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ROUNDUP OF LOCAL GOVERNMENT STORIES IN THE REGIONAL PRESS - UPDATED 16:50HRS

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COUNCILLORS' RESCUE BID SAVES 212-YEAR-OLD SCOTTISH THEATRE FROM CLOSURE ...
COUNCILLORS' RESCUE BID SAVES 212-YEAR-OLD SCOTTISH THEATRE FROM CLOSURE

Dumfries & Galloway Council members over-rode the recommendations of officers to approve a£2.5m grant to save the oldest working theatre in Scotland from closure, reported The Scotsman (28/7/04, p3). Convener Andrew Campbell said the theatre was part of Dumfries heritage, adding: 'We wish to see a modernised, vibrant Theatre Royal operating year-round and open to the whole community.'

CARDIFF'S NUCLEAR CANCER RISK WORSE THAN FEARED, ACCORDING TO REPORT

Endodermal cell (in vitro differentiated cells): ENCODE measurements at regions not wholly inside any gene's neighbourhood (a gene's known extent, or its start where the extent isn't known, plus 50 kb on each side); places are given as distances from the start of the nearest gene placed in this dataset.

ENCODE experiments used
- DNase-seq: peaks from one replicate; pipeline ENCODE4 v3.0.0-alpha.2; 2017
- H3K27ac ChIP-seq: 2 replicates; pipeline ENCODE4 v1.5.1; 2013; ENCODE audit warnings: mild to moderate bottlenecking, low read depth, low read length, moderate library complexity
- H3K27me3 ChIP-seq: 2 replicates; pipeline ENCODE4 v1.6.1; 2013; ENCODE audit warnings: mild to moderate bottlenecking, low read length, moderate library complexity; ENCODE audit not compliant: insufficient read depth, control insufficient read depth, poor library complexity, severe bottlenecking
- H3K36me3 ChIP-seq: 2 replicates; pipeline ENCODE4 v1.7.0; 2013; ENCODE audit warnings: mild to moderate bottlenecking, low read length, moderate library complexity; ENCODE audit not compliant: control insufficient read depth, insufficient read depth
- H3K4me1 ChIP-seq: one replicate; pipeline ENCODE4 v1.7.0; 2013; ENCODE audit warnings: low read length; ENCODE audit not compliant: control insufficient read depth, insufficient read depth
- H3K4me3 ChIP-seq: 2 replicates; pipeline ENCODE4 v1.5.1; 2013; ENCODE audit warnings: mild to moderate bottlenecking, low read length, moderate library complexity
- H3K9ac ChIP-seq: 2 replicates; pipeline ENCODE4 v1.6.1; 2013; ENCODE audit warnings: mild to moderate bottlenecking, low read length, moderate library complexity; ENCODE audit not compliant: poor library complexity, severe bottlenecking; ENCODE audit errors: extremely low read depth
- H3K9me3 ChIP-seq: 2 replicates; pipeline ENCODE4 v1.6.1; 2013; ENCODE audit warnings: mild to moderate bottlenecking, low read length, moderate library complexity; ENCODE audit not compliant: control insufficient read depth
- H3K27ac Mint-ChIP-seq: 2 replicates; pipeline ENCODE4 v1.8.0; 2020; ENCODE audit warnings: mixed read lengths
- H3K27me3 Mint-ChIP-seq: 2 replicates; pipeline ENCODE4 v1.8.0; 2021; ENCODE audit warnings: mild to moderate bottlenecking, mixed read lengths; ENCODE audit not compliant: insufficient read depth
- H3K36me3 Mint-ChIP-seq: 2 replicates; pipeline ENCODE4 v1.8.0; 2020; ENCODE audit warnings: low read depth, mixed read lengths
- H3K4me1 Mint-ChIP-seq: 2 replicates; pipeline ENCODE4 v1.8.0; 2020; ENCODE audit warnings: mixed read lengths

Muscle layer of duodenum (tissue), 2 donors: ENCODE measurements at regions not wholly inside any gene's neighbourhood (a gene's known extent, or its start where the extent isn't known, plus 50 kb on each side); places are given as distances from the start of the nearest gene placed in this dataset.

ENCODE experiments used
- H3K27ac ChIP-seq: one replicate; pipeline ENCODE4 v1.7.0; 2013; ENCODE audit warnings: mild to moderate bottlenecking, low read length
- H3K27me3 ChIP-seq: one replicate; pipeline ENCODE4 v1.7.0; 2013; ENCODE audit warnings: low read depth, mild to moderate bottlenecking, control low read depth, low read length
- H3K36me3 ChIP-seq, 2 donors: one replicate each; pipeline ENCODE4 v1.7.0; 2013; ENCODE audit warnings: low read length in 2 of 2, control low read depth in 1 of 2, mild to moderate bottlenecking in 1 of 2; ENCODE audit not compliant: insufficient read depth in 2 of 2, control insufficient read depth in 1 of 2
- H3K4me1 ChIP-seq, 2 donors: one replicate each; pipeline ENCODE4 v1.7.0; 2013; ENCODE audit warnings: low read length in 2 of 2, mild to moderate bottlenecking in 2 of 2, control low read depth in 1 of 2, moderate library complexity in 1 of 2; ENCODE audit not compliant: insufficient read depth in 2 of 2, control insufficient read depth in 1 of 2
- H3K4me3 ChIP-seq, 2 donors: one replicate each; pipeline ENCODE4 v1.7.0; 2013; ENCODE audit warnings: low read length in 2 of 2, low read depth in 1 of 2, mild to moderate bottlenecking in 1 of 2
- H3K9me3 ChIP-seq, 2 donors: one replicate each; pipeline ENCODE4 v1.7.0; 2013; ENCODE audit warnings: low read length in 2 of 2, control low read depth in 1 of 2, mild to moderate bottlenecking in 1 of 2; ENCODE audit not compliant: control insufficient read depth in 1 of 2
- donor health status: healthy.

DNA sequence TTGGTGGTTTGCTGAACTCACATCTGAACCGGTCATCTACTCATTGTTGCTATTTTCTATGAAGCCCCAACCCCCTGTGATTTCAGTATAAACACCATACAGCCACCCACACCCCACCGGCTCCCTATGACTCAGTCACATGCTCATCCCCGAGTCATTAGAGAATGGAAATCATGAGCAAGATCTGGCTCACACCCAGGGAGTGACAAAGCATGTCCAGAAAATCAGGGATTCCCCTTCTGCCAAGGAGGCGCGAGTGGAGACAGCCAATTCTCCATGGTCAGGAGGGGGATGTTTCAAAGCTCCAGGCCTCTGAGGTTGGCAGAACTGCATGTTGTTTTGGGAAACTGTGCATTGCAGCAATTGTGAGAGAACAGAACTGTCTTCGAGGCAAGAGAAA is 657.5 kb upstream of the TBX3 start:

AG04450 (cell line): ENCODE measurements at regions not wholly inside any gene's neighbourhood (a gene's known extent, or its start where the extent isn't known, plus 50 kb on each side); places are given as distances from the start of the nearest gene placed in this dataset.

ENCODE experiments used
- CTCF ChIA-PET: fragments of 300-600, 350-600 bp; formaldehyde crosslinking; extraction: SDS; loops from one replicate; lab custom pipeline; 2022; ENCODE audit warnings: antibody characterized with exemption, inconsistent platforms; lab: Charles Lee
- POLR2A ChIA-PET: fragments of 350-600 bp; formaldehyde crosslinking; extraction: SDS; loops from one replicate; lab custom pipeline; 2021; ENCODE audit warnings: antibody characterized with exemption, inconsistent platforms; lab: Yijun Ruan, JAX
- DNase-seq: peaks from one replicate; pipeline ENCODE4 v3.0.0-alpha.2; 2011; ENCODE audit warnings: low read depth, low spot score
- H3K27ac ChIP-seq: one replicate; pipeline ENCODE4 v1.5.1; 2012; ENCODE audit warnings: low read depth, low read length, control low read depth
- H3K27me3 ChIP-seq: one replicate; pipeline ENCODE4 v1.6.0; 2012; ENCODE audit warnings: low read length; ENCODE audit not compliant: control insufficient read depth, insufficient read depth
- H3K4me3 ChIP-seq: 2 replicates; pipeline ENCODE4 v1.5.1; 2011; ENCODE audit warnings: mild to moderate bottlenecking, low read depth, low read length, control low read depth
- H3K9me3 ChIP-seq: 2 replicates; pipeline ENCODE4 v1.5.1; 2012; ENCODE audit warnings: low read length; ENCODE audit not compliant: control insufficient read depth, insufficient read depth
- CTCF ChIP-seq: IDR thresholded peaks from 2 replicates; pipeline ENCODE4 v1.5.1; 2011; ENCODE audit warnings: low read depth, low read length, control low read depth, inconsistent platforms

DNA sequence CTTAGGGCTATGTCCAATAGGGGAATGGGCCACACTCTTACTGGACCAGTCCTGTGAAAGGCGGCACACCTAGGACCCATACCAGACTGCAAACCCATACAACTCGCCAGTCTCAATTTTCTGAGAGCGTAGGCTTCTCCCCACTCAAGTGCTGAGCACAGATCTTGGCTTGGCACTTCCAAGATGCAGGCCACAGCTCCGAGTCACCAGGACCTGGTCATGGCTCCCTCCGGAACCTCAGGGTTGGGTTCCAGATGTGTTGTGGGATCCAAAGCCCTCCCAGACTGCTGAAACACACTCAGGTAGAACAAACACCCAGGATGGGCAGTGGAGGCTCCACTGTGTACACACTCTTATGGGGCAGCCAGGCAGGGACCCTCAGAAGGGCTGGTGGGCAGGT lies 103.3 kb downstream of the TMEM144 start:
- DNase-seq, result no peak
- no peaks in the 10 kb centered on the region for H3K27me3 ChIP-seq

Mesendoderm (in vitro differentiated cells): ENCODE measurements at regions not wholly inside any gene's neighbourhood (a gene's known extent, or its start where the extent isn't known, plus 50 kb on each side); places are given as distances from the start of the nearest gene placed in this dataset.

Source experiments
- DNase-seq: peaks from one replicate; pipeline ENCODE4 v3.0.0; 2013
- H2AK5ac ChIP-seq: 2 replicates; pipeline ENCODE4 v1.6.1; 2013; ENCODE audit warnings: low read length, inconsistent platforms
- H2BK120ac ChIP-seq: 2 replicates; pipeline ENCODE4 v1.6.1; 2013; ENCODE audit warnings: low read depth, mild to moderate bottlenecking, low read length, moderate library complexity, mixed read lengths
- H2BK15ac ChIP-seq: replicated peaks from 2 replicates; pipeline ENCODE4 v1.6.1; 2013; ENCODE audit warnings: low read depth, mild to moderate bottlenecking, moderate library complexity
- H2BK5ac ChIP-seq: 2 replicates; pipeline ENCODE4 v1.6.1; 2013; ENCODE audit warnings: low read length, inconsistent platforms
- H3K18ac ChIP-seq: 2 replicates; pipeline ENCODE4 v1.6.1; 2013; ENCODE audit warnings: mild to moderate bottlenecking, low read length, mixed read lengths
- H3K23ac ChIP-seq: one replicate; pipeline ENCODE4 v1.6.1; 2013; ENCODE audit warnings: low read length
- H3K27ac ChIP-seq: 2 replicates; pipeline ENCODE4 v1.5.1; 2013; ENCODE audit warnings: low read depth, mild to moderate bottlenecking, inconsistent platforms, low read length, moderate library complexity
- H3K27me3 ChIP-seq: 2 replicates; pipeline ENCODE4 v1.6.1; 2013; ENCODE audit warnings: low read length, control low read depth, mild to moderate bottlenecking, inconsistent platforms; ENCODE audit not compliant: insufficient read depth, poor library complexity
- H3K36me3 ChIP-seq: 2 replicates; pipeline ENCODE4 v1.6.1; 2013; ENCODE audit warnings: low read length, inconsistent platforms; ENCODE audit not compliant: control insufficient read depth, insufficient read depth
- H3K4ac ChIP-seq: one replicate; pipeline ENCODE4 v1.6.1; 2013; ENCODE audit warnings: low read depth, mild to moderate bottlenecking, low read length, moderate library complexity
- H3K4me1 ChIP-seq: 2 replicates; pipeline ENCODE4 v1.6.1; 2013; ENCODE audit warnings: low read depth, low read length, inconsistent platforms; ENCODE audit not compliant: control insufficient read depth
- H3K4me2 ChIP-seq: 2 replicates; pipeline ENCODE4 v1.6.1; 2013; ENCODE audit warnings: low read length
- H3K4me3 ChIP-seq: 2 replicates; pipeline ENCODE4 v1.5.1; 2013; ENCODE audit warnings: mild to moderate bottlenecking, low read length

The cancer risk from nuclear installations - including an industrial plant on the outskirts of the Welsh capital - could be 10 times as great as previously thought, according to a group of government scientists. A report from the Committee Examining Radiation Risks from Internal Emitters says the risk of cancer from exposure inside the human body could be much higher than the international safety limits allow, reported The Western Mail(p1).

TOWER HAMLETS COUNCILLOR QUITS OVER CLAIMS OF 'INSTITUTIONAL' SEXISM IN LABOUR GROUP

Tower Hamlets LBC's only female member, Mumtaz Samad, has left both the council and the Labour Party after months of levelling allegations of sexism and harassment against her fellow Labour councillors and party members, reports the East London Advertiser (p10).

AND FINALLY ... ART ATTACK

Artist Tom Bloor was devastated when, having been given permission by Birmingham City Council to create his contemporary artwork in a local subway, he went to complete his latest commission, only to find a council street cleaner destroying it. A Birmingham City Council spokeswoman told the Evening Mail: 'Someone complained about flyposting in the subway so the street cleaners removed it overnight. We have sincerely apologised for the breakdown in communication.'

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